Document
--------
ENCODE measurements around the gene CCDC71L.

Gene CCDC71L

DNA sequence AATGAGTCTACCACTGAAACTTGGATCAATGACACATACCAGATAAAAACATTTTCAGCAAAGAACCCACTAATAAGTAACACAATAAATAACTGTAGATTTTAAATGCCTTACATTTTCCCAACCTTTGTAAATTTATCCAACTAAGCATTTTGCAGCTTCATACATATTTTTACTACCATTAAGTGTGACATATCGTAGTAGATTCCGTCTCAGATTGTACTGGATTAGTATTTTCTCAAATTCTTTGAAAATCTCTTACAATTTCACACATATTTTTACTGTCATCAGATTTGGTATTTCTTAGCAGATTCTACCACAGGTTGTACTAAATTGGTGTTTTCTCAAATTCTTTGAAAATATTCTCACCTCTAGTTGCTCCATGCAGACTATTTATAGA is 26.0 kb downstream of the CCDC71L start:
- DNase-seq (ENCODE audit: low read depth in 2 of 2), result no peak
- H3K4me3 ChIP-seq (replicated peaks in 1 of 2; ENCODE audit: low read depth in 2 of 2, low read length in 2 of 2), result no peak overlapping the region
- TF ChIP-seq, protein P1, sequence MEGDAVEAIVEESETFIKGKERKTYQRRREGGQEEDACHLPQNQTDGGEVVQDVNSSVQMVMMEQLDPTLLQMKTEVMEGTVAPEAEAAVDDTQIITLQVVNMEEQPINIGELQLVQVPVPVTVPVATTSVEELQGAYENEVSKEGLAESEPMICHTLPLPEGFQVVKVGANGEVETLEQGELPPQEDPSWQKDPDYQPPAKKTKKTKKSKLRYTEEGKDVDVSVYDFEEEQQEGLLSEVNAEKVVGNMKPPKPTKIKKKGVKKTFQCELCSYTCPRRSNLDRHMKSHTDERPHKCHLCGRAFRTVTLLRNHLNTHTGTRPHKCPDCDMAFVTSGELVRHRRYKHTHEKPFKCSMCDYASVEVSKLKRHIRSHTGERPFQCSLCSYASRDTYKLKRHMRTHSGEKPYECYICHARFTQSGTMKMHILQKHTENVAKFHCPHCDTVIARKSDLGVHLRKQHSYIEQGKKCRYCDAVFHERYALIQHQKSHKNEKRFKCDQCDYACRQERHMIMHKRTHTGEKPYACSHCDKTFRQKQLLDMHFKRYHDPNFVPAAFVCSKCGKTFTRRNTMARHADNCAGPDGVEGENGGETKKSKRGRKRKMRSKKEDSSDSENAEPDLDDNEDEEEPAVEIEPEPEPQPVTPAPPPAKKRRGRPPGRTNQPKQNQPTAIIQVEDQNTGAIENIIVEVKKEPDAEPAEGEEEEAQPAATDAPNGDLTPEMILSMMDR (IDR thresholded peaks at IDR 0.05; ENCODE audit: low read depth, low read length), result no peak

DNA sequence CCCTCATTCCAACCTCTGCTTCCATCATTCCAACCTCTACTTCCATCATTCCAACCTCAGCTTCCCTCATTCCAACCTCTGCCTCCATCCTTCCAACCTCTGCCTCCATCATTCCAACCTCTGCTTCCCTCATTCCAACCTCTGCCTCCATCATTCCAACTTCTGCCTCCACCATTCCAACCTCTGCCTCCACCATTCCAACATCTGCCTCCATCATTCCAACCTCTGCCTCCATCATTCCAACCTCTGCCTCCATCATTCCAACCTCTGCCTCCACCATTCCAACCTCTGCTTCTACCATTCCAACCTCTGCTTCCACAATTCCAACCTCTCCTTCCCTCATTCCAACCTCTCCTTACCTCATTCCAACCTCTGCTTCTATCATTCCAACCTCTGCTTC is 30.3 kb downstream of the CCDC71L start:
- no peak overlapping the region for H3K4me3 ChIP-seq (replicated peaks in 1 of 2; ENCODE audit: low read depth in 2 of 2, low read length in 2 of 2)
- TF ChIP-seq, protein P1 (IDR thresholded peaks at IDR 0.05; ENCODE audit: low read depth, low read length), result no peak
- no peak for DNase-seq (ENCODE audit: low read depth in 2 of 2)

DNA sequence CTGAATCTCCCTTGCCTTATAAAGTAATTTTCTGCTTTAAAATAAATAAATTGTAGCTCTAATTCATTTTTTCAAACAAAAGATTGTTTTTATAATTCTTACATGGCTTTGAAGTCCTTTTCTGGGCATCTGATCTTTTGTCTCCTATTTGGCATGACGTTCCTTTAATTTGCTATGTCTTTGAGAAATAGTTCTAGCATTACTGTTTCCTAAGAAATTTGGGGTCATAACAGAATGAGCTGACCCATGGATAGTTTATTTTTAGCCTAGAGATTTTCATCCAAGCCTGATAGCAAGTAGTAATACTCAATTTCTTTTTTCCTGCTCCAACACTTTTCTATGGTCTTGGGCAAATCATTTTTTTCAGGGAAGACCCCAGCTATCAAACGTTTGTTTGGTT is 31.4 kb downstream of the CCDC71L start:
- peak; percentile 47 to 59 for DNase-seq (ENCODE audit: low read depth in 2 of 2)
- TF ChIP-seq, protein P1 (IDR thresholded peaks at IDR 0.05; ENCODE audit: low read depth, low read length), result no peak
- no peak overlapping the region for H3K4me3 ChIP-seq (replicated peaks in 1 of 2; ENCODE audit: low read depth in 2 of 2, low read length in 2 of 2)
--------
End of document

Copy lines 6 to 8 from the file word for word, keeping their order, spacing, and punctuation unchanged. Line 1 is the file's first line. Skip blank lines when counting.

- TF ChIP-seq, protein P1, sequence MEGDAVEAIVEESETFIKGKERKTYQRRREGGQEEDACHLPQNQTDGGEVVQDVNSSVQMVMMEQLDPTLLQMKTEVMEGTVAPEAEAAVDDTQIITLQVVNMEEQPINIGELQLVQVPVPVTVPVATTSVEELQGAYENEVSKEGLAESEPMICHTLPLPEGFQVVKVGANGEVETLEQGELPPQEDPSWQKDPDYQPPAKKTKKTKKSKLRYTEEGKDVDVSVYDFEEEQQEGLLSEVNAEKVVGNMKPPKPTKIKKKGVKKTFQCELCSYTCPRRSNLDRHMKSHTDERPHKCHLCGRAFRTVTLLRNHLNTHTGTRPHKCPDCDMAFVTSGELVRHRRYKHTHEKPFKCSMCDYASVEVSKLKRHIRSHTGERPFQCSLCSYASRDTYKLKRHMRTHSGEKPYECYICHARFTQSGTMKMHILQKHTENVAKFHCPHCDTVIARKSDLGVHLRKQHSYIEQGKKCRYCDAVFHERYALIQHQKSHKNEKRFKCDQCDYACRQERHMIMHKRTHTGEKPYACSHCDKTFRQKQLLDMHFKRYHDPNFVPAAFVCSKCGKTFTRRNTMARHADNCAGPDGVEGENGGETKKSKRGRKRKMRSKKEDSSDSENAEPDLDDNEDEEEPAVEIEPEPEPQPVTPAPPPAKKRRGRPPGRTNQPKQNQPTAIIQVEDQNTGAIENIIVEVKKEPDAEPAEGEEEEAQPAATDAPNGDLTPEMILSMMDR (IDR thresholded peaks at IDR 0.05; ENCODE audit: low read depth, low read length), result no peak

DNA sequence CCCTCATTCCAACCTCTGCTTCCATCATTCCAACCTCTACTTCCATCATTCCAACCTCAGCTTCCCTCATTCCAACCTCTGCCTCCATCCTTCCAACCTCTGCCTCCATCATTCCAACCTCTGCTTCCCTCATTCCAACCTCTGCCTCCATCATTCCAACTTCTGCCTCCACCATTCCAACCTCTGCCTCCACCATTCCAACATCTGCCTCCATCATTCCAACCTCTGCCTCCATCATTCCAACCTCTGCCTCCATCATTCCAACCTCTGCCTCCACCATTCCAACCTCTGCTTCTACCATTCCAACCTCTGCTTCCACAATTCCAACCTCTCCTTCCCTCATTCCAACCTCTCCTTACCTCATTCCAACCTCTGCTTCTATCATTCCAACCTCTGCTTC is 30.3 kb downstream of the CCDC71L start:
- no peak overlapping the region for H3K4me3 ChIP-seq (replicated peaks in 1 of 2; ENCODE audit: low read depth in 2 of 2, low read length in 2 of 2)